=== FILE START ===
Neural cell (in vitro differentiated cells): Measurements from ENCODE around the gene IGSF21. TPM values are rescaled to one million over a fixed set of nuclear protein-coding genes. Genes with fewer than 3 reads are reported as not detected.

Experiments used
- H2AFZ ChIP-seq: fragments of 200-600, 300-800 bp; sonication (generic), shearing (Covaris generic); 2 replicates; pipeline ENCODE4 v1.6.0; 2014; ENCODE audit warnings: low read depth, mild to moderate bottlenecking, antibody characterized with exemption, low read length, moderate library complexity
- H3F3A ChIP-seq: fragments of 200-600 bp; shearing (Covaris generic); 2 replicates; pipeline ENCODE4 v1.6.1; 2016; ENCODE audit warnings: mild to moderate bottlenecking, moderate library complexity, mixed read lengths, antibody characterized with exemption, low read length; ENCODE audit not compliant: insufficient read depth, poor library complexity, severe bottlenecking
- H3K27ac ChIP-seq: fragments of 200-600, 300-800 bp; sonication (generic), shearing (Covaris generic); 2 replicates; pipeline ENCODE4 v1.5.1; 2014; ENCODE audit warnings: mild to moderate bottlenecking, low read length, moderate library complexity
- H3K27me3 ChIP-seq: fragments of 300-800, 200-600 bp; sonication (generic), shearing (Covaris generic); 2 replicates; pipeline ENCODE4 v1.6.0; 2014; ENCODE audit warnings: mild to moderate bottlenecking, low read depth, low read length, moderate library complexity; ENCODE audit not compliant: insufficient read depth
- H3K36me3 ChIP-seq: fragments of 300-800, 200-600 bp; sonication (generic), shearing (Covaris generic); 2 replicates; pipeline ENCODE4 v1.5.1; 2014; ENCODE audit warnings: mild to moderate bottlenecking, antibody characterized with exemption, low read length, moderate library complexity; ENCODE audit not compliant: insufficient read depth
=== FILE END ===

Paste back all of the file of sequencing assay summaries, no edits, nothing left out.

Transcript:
Neural cell (in vitro differentiated cells): Measurements from ENCODE around the gene IGSF21. TPM values are rescaled to one million over a fixed set of nuclear protein-coding genes. Genes with fewer than 3 reads are reported as not detected.

Experiments used
- H2AFZ ChIP-seq: fragments of 200-600, 300-800 bp; sonication (generic), shearing (Covaris generic); 2 replicates; pipeline ENCODE4 v1.6.0; 2014; ENCODE audit warnings: low read depth, mild to moderate bottlenecking, antibody characterized with exemption, low read length, moderate library complexity
- H3F3A ChIP-seq: fragments of 200-600 bp; shearing (Covaris generic); 2 replicates; pipeline ENCODE4 v1.6.1; 2016; ENCODE audit warnings: mild to moderate bottlenecking, moderate library complexity, mixed read lengths, antibody characterized with exemption, low read length; ENCODE audit not compliant: insufficient read depth, poor library complexity, severe bottlenecking
- H3K27ac ChIP-seq: fragments of 200-600, 300-800 bp; sonication (generic), shearing (Covaris generic); 2 replicates; pipeline ENCODE4 v1.5.1; 2014; ENCODE audit warnings: mild to moderate bottlenecking, low read length, moderate library complexity
- H3K27me3 ChIP-seq: fragments of 300-800, 200-600 bp; sonication (generic), shearing (Covaris generic); 2 replicates; pipeline ENCODE4 v1.6.0; 2014; ENCODE audit warnings: mild to moderate bottlenecking, low read depth, low read length, moderate library complexity; ENCODE audit not compliant: insufficient read depth
- H3K36me3 ChIP-seq: fragments of 300-800, 200-600 bp; sonication (generic), shearing (Covaris generic); 2 replicates; pipeline ENCODE4 v1.5.1; 2014; ENCODE audit warnings: mild to moderate bottlenecking, antibody characterized with exemption, low read length, moderate library complexity; ENCODE audit not compliant: insufficient read depth